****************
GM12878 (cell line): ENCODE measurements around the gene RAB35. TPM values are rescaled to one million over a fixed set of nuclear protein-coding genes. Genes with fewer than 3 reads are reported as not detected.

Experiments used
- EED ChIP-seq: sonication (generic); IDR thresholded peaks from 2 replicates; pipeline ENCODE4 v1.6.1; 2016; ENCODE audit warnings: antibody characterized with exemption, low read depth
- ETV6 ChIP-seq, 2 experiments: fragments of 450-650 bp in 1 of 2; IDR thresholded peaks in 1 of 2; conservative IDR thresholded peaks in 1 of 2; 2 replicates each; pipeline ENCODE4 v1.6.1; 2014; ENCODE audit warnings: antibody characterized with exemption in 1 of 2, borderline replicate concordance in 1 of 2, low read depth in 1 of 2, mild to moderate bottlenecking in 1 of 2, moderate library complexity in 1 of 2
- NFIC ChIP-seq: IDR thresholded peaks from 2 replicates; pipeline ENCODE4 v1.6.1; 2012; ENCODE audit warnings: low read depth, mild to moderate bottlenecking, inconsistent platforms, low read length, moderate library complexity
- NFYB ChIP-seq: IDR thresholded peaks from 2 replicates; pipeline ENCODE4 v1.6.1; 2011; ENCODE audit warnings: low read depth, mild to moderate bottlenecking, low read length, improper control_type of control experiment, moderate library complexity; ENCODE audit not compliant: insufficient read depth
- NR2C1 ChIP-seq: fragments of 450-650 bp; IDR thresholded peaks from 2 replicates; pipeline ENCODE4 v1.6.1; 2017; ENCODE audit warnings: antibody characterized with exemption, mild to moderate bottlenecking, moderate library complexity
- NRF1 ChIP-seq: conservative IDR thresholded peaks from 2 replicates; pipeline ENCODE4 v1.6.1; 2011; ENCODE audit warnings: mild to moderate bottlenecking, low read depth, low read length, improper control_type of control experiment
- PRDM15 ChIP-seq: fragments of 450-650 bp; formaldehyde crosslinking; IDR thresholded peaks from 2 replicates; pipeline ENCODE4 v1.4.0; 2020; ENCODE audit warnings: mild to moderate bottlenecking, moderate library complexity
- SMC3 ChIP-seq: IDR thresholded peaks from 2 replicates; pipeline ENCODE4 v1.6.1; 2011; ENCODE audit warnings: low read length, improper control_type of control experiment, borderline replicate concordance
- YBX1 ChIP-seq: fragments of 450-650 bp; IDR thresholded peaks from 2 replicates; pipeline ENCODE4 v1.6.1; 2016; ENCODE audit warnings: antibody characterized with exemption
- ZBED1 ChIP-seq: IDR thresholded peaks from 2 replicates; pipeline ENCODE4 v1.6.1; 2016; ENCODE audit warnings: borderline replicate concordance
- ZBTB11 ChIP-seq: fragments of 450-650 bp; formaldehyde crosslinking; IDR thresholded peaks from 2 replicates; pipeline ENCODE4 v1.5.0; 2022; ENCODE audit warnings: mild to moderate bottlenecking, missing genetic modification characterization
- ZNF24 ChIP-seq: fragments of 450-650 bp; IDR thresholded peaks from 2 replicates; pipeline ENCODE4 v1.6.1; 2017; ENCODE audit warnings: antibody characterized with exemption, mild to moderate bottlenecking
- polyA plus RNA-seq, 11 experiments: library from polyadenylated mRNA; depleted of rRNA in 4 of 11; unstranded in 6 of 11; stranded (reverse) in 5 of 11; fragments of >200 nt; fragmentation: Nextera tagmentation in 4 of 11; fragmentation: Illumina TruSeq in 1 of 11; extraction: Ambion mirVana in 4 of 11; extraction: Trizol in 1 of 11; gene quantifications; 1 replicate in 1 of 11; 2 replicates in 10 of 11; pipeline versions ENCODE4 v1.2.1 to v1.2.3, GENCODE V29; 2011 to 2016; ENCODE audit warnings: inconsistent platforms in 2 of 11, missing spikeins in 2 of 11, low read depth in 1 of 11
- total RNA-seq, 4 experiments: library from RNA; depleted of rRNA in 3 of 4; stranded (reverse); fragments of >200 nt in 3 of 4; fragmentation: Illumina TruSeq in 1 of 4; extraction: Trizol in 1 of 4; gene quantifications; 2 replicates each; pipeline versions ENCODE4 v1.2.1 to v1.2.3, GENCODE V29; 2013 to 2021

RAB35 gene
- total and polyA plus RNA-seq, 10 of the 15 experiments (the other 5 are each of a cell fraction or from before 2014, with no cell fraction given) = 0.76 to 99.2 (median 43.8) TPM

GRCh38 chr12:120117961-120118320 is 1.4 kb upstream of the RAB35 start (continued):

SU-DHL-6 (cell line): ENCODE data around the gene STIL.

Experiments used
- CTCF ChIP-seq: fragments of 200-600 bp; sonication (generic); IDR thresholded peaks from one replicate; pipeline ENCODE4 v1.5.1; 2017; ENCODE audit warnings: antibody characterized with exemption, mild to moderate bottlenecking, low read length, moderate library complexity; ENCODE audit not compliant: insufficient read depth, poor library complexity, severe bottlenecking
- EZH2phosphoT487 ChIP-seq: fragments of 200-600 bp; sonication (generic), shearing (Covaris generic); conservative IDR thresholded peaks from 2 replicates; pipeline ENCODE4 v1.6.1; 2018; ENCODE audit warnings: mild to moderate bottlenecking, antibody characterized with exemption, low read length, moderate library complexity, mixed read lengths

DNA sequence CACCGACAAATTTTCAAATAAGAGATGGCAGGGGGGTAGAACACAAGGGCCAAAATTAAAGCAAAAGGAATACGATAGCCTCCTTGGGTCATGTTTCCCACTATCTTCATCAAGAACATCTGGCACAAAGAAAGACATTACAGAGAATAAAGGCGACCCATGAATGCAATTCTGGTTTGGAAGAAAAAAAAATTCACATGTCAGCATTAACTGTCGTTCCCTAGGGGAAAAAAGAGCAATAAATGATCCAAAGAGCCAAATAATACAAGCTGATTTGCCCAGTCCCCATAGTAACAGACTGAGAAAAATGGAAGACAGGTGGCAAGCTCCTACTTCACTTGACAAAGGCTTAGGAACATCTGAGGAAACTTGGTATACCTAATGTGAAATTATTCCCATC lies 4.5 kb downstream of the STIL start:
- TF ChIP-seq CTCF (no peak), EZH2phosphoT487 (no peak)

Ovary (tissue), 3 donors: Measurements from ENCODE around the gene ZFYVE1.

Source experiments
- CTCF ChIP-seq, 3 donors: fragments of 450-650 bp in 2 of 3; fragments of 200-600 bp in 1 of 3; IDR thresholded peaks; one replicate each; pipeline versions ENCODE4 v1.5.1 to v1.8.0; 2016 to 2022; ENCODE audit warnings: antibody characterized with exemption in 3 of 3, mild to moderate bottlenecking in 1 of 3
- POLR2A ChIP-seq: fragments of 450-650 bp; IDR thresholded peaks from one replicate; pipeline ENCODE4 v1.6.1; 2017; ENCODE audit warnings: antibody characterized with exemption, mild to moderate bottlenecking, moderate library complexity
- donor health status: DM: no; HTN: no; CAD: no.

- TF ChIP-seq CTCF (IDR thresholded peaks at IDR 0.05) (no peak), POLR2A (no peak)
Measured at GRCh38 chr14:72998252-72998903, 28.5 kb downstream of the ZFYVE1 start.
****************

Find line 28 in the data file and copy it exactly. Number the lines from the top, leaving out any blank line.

- CTCF ChIP-seq, 3 donors: fragments of 450-650 bp in 2 of 3; fragments of 200-600 bp in 1 of 3; IDR thresholded peaks; one replicate each; pipeline versions ENCODE4 v1.5.1 to v1.8.0; 2016 to 2022; ENCODE audit warnings: antibody characterized with exemption in 3 of 3, mild to moderate bottlenecking in 1 of 3